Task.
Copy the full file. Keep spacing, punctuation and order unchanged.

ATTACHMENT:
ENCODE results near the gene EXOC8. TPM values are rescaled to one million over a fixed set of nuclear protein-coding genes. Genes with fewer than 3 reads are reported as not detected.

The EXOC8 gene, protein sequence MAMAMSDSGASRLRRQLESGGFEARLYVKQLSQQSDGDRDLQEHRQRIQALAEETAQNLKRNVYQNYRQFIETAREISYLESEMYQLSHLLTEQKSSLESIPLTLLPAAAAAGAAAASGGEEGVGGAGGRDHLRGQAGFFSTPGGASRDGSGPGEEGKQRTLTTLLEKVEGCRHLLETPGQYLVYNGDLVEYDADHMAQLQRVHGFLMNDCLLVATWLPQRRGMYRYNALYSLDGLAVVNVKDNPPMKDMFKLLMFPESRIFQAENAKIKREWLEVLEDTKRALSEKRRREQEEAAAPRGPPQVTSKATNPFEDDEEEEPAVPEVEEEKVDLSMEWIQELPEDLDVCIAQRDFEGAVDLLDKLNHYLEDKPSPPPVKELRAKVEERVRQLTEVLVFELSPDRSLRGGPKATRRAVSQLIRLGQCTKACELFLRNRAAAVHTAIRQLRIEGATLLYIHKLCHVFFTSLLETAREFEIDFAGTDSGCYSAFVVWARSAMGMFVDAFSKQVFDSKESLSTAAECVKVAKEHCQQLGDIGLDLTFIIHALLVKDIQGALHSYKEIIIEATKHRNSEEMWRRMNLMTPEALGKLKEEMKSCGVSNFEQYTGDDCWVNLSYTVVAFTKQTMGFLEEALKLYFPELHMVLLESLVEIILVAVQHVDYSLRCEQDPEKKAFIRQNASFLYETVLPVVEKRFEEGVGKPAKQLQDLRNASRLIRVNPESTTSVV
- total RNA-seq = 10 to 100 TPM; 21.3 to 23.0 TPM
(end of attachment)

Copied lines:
ENCODE results near the gene EXOC8. TPM values are rescaled to one million over a fixed set of nuclear protein-coding genes. Genes with fewer than 3 reads are reported as not detected.

The EXOC8 gene, protein sequence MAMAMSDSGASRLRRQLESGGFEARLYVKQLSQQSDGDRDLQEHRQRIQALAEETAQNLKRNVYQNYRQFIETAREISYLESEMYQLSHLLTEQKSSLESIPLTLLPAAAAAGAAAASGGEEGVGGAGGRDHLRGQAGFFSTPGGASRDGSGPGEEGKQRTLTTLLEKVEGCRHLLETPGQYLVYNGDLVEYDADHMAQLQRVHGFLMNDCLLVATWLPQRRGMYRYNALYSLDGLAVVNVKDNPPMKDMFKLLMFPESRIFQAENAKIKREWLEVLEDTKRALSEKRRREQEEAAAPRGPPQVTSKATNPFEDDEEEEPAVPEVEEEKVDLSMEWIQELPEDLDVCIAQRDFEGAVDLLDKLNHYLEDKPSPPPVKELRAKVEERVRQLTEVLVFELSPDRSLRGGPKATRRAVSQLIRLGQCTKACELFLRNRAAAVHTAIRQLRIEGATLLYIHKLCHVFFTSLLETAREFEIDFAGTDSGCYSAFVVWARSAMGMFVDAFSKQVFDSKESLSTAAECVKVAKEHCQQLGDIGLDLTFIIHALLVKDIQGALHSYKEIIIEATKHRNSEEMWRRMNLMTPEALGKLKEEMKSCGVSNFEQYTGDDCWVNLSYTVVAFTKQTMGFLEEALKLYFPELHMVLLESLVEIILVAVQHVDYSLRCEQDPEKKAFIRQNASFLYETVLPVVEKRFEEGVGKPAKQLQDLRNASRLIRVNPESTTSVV
- total RNA-seq = 10 to 100 TPM; 21.3 to 23.0 TPM